It seems that Congress does not take such reports lightly nor lying down. Representatives John Dingell and Bart Stupak seem to have heard the message loud and clear, and are apparently opening an investigation into the issue.
Washington, D.C. – Reps. John D. Dingell (D-MI), Chairman of the Committee on Energy and Commerce, and Bart Stupak (D-MI), Chairman of the Subcommittee on Oversight and Investigations ... launched an investigation into whether managers within the Food and Drug Administration (FDA) Center for Devices and Radiological Health (CDRH) knowingly corrupted the scientific review process and approved or cleared medical device applications in gross violation of laws and regulations designed to assure the safety and effectiveness of medical devices. Such activity could allow potentially unsafe and ineffective medical devices into the U.S. market.
“These allegations are deeply concerning, and we intend to uncover whether any FDA activity has compromised the health and safety of America consumers,” said Dingell. “I commend the FDA scientists for courageously sounding the alarm on what appears to be a serious problem. I look forward to pursuing the steps necessary to ensure that the medical devices Americans depend on are safe and effective.”
“Our investigations have found that the FDA has allowed contaminated food and unsafe drugs to enter the market, and now serious allegations have been raised about the scientific integrity of the FDA medical device approval process,” Stupak said.
However, it seems that this issue had already been investigated by the FDA and recommendations made back in May of 2008, but no corrective actions have yet been made as of November (quickly approaching December) 2008.
In fact, rather than address the issues, it is alleged that retaliatory actions have been taken against the whistleblower scientists (whose names have been withheld by Dingell, Stupak et al for confidentiality purposes).
And in a letter to FDA commish Andy von Eschenbach, the lawmakers note that the same CDRH employees wrote last May to FDA officials to complain, and that William McConagha, assistant commissioner for integrity and accountability, investigated the allegations and recommended removing some CDRH managers.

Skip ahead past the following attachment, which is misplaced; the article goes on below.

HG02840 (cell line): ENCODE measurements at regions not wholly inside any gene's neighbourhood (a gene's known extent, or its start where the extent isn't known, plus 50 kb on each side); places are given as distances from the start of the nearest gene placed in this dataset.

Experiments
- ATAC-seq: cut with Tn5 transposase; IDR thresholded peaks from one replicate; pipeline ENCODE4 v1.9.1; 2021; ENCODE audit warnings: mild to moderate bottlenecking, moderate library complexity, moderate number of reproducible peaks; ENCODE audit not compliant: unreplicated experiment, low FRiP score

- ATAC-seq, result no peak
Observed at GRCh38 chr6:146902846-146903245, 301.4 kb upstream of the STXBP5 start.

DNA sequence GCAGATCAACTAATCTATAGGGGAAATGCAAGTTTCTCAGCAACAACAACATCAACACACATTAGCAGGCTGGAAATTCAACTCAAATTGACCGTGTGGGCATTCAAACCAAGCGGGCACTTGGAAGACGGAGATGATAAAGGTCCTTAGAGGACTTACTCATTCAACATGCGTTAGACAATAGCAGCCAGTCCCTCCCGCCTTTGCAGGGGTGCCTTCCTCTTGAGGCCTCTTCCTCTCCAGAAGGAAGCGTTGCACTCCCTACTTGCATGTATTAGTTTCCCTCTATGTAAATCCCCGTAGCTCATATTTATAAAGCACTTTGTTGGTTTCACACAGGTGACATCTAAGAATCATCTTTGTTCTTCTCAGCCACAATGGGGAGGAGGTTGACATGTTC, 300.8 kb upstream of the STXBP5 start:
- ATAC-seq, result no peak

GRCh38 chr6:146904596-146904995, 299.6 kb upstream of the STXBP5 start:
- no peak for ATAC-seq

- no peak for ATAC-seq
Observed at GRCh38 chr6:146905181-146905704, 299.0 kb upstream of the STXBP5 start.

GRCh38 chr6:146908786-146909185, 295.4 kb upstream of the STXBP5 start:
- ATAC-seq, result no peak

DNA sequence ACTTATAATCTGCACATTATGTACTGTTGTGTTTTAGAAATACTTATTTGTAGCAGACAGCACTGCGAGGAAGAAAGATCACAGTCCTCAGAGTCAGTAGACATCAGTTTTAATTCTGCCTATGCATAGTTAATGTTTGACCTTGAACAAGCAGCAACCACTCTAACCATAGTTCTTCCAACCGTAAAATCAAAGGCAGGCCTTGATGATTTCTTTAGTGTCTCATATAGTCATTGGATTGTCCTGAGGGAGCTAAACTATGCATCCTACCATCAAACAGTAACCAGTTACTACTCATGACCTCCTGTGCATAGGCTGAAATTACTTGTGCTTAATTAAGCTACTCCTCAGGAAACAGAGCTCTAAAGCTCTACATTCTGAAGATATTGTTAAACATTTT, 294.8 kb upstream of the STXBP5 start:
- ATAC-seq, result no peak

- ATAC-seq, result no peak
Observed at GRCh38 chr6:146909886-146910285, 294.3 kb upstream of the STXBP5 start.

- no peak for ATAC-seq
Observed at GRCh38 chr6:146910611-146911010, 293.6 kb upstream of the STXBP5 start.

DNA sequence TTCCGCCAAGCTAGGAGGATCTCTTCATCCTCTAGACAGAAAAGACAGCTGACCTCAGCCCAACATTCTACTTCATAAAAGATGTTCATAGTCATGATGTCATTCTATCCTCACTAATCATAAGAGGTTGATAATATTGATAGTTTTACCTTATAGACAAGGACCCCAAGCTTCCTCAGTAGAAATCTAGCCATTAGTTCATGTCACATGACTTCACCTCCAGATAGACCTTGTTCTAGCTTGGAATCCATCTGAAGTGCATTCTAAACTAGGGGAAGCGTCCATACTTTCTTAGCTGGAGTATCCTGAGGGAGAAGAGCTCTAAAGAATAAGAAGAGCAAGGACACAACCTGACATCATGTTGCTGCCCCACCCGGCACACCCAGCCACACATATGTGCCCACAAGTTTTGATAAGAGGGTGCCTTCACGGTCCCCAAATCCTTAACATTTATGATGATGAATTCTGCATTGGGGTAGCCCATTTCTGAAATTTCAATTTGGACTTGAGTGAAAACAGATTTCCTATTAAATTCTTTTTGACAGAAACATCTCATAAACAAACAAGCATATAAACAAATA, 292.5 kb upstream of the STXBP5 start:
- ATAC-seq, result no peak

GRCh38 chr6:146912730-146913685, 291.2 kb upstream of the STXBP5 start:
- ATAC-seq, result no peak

Although McConagha called the “evidence is ‘compelling,’ ‘convincing,’ and ‘sufficient’ to justify disciplinary and curative actions,” Dingell and Stupak say no action has been taken, and that retaliatory behavior against the employees occurred.
Additionally, documentary evidence reviewed by [the congressional] Committee indicates that CDRH scientists who raised concerns up their chain of command have experienced reprisals for their insistence on adherence to a scientific and regulatory basis for medical device review. To protect these CDRH scientists who have risked their careers to bring their concerns to the attention of this Committee, we will not disclose their identities at this time.
So, it seems that "whistleblowers" are not necessarily safe at the FDA, in terms of performance reviews, promotions and careers. Obviously, that is not good anywhere but most especially at the institution tasked with protecting American citizens from harmful foods, drugs, products and/or devices under its regulatory purview.
In a letter sent ... to FDA Commissioner Andrew C. von Eschenbach, Dingell and Stupak requested a briefing on what actions the Commissioner has taken to date and how the Commissioner intends to resolve all issues raised by the CDRH scientists and physicians.
On the one hand, it's good to see Congress taking action to uphold the laws that protect the American public and to protect whistleblowers who report malfeasance requiring correction. However, on the other hand, it's unfortunate to see that the FDA may be dragging its feet on responding to its own scientists claims that it is cutting corners, doing bad science, approving products which shouldn't be approved (without coercion) or allowing products onto the market that may in fact harm some small or large portion of the population.
With some trepidation, we'll have to wait and see how the FDA responds to Dingell and Stupak's inquiry.